Farmer payouts, oil nabbed in food price runup
Congressional panel probes food inflation. Lawmaker blames subsidies to farmers but farming representative cites oil prices as 'main culprit.'
NEW YORK (CNNMoney.com) -- Lawmakers on Thursday scrutinized the impact of soaring food costs on American consumers already stung by rising gas prices.
"The anxiety felt over higher food prices is going to be just as widespread, and will equal or surpass, the anger and frustrations so many Americans have about higher gas prices," said Sen. Charles Schumer, D-N.Y., chairman of the Joint Economic Committee, which convened the hearing amid growing concern about food inflation.
Some lawmakers heaped blame on farmers - and the subsidies they receive - for helping to drive up food costs. Rep. Jim Saxton, R-N.J., called for "genuine reform" of the "nightmare of wasteful, outdated [farm] subsidies."
The meeting followed comments on Tuesday from President Bush, who referred to the farm bill in Congress as "bloated" and incapable of significantly reducing food prices.
The bill would cut the 51-cent-a-gallon ethanol subsidy to 45 cents, according to news reports. Farmers who make up to $2.5 million are eligible for subsidies, but the bill would drop eligibility to $1 million or less.
Tom Buis, president of the National Farmer's Union and a former corn farmer from Indiana, defended farmers before the committee.
"Everybody seems to be wanting to blame the farmer for everything bad happening in America and around the world," said Buis. "Some people think that profit should be a dirty word only for American farmers."
Corn farmers have been blamed for everything from the rising price of beer in the United States to pasta riots in Italy, Buis said. But, he added, half of all corn is used to cattle feed and much of it is used for soda syrup.
"To make the equation that corn is taking food out of people's mouths is a real stretch," Buis said.
Buis blamed oil prices as "the real culprit," and said the situation had been exacerbated by weather conditions affecting wheat growers around the world.
For his part, Schumer pointed to a number of factors for rising food costs. Surging energy and commodities were the "main culprits" in driving up food prices, he said, while also pointing the finger at the rising cost of corn grown for ethanol production.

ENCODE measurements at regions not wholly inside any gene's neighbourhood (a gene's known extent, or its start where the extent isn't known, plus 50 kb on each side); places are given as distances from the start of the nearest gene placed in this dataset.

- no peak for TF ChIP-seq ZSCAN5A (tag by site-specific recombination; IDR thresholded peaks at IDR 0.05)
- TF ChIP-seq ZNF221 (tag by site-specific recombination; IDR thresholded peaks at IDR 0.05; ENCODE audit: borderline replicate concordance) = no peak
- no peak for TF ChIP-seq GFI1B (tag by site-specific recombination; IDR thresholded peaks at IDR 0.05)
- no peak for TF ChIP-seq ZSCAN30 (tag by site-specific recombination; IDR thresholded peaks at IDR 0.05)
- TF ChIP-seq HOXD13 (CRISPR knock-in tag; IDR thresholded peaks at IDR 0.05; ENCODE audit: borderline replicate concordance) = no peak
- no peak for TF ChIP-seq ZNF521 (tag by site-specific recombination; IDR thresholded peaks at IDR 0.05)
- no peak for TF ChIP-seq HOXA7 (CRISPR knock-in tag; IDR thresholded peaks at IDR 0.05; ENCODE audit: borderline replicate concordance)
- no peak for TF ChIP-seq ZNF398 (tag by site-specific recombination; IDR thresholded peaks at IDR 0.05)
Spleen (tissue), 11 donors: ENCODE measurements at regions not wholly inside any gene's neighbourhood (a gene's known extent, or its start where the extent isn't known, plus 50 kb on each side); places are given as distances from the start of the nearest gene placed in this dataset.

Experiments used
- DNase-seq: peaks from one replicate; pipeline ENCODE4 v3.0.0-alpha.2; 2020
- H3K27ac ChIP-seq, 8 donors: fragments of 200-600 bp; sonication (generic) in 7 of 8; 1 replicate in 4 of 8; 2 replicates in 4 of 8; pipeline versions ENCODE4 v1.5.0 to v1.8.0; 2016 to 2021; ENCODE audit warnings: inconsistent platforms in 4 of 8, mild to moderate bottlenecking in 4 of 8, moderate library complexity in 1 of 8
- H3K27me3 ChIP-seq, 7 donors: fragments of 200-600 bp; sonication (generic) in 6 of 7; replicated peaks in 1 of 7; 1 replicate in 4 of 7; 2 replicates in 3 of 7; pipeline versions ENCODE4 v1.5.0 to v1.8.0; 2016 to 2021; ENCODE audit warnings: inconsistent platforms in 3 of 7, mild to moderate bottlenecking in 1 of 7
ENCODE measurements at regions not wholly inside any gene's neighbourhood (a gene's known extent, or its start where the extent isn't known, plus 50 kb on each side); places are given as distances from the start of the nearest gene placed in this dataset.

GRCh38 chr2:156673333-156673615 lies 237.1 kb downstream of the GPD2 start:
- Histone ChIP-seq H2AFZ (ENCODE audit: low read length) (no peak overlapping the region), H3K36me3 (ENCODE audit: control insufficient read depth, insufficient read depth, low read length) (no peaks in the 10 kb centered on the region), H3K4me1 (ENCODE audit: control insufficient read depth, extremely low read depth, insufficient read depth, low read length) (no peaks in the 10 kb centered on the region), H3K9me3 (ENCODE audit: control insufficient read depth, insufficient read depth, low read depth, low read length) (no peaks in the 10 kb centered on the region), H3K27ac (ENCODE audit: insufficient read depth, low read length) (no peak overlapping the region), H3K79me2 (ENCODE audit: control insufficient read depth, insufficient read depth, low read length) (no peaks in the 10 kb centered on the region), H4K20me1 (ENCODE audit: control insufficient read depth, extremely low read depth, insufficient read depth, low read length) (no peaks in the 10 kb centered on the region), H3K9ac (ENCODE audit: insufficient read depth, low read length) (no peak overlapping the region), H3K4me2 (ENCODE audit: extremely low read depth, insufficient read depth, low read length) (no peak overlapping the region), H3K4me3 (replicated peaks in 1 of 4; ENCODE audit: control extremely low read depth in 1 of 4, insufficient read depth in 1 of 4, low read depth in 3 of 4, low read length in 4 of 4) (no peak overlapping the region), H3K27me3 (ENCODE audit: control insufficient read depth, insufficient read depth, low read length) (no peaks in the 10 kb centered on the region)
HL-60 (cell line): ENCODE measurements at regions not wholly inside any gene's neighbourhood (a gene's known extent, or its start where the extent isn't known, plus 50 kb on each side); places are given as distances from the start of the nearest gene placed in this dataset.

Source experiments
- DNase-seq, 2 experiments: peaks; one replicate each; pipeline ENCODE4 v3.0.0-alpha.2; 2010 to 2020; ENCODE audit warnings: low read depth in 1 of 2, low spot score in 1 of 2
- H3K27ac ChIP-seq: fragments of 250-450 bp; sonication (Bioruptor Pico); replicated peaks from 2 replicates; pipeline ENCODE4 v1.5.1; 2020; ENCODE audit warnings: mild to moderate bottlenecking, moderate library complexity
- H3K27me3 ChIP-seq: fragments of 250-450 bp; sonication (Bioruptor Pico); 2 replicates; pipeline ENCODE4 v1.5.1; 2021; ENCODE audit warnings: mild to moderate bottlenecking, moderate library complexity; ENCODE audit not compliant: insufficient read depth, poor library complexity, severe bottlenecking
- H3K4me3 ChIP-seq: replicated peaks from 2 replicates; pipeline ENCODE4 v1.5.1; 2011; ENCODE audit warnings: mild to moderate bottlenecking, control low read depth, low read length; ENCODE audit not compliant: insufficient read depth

"High gasoline prices don't just raise transportation costs - they increase demand for gasoline substitutes, mainly ethanol derived from corn," said Schumer.
Food costs hit middle America
Americans spent an average of $1,926 on groceries per person in 2007, a 4.2% increase from the prior year, according to the U.S. Department of Agriculture. The department projects another 4.5% increase in 2008, to $2,013.
Certain foods have spiked dramatically over the past year. The price of eggs surged nearly 30%, while milk and flour jumped more than 13% and rice rose nearly 10%, according to the U.S. Department of Labor.
Food inflation has become a global problem. This year, food riots have broken out in Egypt, Haiti, Yemen, Bangladesh and other nations. On Tuesday, the United Nations formed a task force to deal with the problem.
Even in America, the specter of hunger is growing for many low-income families, including former high-income earners who recently lost their jobs.
George Braley, senior vice president of America's Second Harvest, the largest hunger relief organization in the United States, testified that the rising prices are taking their toll, as annual donations to the organization "remain frozen" at $140 million.
"Costs are eating up our surpluses," said Braley. "We need to buy more food, but the money is not there. These are very discouraging times."
Many factors pushing up the price of food
Dr. Joseph Glauber, chief economist for the U.S. Department of Agriculture, said the price increase in 2007 for all food was the largest annual jump since 1990. He blamed it on worldwide economic growth, weather factors in parts of the world, restrictions on food exports and the relatively new biofuel industry.
In particular, he said the two-year drought in Australia has pushed up wheat prices, and said there have also been poor crops in Canada, Europe and the Ukraine.
Corn production has increased, with 93.6 million acres planted in 2007 - the biggest crop since the wartime harvest of 1944. Despite that, prices are projected to reach a record of between $4.10 to $4.50 a bushel in 2007-2008, up from $3.04 in the prior 12-month period, according to Glauber.
"Demand is expected to remain strong, supported by expanding use for ethanol," said Glauber, noting that 24% of the corn grown in the U.S. is being converted to ethanol.
Rising oil prices are feeding the demand for alternative sources of fuel. Oil prices were $111 a barrel on Thursday, up 75% from a year ago. Gasoline, at a nationwide average of $3.62 a gallon, is up 20% from a year ago, according to motorist organization AAA.